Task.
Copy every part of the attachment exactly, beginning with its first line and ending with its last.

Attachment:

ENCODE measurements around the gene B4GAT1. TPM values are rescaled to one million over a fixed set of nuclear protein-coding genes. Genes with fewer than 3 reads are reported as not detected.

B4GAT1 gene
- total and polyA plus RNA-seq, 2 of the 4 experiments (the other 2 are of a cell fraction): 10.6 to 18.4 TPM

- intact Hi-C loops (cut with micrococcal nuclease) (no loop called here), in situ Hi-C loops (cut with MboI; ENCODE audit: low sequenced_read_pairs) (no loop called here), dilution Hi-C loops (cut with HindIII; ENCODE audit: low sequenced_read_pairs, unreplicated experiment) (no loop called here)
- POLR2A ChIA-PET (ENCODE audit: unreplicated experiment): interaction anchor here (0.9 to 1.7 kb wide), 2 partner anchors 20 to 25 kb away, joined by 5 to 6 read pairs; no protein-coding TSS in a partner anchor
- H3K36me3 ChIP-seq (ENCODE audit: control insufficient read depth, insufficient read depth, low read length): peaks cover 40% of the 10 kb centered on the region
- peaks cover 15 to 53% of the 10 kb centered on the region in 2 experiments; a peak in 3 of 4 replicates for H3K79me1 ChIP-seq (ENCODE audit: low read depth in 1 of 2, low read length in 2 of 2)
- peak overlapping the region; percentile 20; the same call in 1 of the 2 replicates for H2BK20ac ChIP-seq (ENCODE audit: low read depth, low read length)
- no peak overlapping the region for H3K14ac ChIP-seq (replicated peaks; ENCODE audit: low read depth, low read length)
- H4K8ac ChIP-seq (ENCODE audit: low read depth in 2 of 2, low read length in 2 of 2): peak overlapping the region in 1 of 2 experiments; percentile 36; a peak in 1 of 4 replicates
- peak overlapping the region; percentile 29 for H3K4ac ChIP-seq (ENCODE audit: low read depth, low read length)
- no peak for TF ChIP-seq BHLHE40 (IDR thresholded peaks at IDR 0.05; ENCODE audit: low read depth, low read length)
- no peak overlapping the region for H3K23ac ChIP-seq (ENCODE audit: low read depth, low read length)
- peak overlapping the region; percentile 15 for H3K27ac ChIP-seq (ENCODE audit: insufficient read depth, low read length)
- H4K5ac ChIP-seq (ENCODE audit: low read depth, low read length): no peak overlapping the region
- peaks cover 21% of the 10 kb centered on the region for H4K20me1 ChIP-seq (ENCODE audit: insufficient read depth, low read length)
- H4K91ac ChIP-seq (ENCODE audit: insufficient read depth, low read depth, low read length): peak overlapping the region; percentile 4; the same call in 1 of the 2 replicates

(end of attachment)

ENCODE measurements around the gene B4GAT1. TPM values are rescaled to one million over a fixed set of nuclear protein-coding genes. Genes with fewer than 3 reads are reported as not detected.

B4GAT1 gene
- total and polyA plus RNA-seq, 2 of the 4 experiments (the other 2 are of a cell fraction): 10.6 to 18.4 TPM

- intact Hi-C loops (cut with micrococcal nuclease) (no loop called here), in situ Hi-C loops (cut with MboI; ENCODE audit: low sequenced_read_pairs) (no loop called here), dilution Hi-C loops (cut with HindIII; ENCODE audit: low sequenced_read_pairs, unreplicated experiment) (no loop called here)
- POLR2A ChIA-PET (ENCODE audit: unreplicated experiment): interaction anchor here (0.9 to 1.7 kb wide), 2 partner anchors 20 to 25 kb away, joined by 5 to 6 read pairs; no protein-coding TSS in a partner anchor
- H3K36me3 ChIP-seq (ENCODE audit: control insufficient read depth, insufficient read depth, low read length): peaks cover 40% of the 10 kb centered on the region
- peaks cover 15 to 53% of the 10 kb centered on the region in 2 experiments; a peak in 3 of 4 replicates for H3K79me1 ChIP-seq (ENCODE audit: low read depth in 1 of 2, low read length in 2 of 2)
- peak overlapping the region; percentile 20; the same call in 1 of the 2 replicates for H2BK20ac ChIP-seq (ENCODE audit: low read depth, low read length)
- no peak overlapping the region for H3K14ac ChIP-seq (replicated peaks; ENCODE audit: low read depth, low read length)
- H4K8ac ChIP-seq (ENCODE audit: low read depth in 2 of 2, low read length in 2 of 2): peak overlapping the region in 1 of 2 experiments; percentile 36; a peak in 1 of 4 replicates
- peak overlapping the region; percentile 29 for H3K4ac ChIP-seq (ENCODE audit: low read depth, low read length)
- no peak for TF ChIP-seq BHLHE40 (IDR thresholded peaks at IDR 0.05; ENCODE audit: low read depth, low read length)
- no peak overlapping the region for H3K23ac ChIP-seq (ENCODE audit: low read depth, low read length)
- peak overlapping the region; percentile 15 for H3K27ac ChIP-seq (ENCODE audit: insufficient read depth, low read length)
- H4K5ac ChIP-seq (ENCODE audit: low read depth, low read length): no peak overlapping the region
- peaks cover 21% of the 10 kb centered on the region for H4K20me1 ChIP-seq (ENCODE audit: insufficient read depth, low read length)
- H4K91ac ChIP-seq (ENCODE audit: insufficient read depth, low read depth, low read length): peak overlapping the region; percentile 4; the same call in 1 of the 2 replicates